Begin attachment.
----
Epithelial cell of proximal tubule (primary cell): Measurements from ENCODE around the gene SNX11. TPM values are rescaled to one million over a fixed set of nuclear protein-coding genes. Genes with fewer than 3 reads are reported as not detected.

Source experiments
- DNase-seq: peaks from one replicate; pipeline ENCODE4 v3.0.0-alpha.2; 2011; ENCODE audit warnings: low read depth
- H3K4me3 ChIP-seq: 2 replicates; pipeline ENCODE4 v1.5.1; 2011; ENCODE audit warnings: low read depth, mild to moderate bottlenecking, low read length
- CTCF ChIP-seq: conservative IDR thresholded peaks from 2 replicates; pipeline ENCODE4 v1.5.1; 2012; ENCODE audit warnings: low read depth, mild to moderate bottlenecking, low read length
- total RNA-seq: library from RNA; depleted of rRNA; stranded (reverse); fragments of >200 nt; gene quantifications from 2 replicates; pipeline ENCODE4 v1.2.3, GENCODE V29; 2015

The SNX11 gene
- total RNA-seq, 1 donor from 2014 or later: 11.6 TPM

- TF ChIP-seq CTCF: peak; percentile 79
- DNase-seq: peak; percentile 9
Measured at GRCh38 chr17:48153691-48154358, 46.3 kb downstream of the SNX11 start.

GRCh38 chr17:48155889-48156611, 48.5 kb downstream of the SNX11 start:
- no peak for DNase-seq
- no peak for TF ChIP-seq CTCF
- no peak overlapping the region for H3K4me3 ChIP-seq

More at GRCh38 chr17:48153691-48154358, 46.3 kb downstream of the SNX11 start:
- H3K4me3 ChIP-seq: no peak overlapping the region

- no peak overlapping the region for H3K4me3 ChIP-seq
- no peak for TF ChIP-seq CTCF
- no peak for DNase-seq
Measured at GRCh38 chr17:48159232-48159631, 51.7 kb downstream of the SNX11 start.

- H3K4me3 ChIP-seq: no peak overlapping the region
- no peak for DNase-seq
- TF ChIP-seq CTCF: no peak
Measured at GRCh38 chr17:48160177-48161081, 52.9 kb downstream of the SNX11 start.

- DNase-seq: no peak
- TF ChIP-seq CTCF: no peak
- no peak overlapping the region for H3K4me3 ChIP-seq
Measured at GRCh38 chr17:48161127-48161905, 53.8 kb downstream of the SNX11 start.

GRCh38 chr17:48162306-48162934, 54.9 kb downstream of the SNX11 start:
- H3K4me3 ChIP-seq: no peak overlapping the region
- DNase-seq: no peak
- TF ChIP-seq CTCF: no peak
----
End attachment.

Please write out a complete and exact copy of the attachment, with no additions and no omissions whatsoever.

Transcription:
Epithelial cell of proximal tubule (primary cell): Measurements from ENCODE around the gene SNX11. TPM values are rescaled to one million over a fixed set of nuclear protein-coding genes. Genes with fewer than 3 reads are reported as not detected.

Source experiments
- DNase-seq: peaks from one replicate; pipeline ENCODE4 v3.0.0-alpha.2; 2011; ENCODE audit warnings: low read depth
- H3K4me3 ChIP-seq: 2 replicates; pipeline ENCODE4 v1.5.1; 2011; ENCODE audit warnings: low read depth, mild to moderate bottlenecking, low read length
- CTCF ChIP-seq: conservative IDR thresholded peaks from 2 replicates; pipeline ENCODE4 v1.5.1; 2012; ENCODE audit warnings: low read depth, mild to moderate bottlenecking, low read length
- total RNA-seq: library from RNA; depleted of rRNA; stranded (reverse); fragments of >200 nt; gene quantifications from 2 replicates; pipeline ENCODE4 v1.2.3, GENCODE V29; 2015

The SNX11 gene
- total RNA-seq, 1 donor from 2014 or later: 11.6 TPM

- TF ChIP-seq CTCF: peak; percentile 79
- DNase-seq: peak; percentile 9
Measured at GRCh38 chr17:48153691-48154358, 46.3 kb downstream of the SNX11 start.

GRCh38 chr17:48155889-48156611, 48.5 kb downstream of the SNX11 start:
- no peak for DNase-seq
- no peak for TF ChIP-seq CTCF
- no peak overlapping the region for H3K4me3 ChIP-seq

More at GRCh38 chr17:48153691-48154358, 46.3 kb downstream of the SNX11 start:
- H3K4me3 ChIP-seq: no peak overlapping the region

- no peak overlapping the region for H3K4me3 ChIP-seq
- no peak for TF ChIP-seq CTCF
- no peak for DNase-seq
Measured at GRCh38 chr17:48159232-48159631, 51.7 kb downstream of the SNX11 start.

- H3K4me3 ChIP-seq: no peak overlapping the region
- no peak for DNase-seq
- TF ChIP-seq CTCF: no peak
Measured at GRCh38 chr17:48160177-48161081, 52.9 kb downstream of the SNX11 start.

- DNase-seq: no peak
- TF ChIP-seq CTCF: no peak
- no peak overlapping the region for H3K4me3 ChIP-seq
Measured at GRCh38 chr17:48161127-48161905, 53.8 kb downstream of the SNX11 start.

GRCh38 chr17:48162306-48162934, 54.9 kb downstream of the SNX11 start:
- H3K4me3 ChIP-seq: no peak overlapping the region
- DNase-seq: no peak
- TF ChIP-seq CTCF: no peak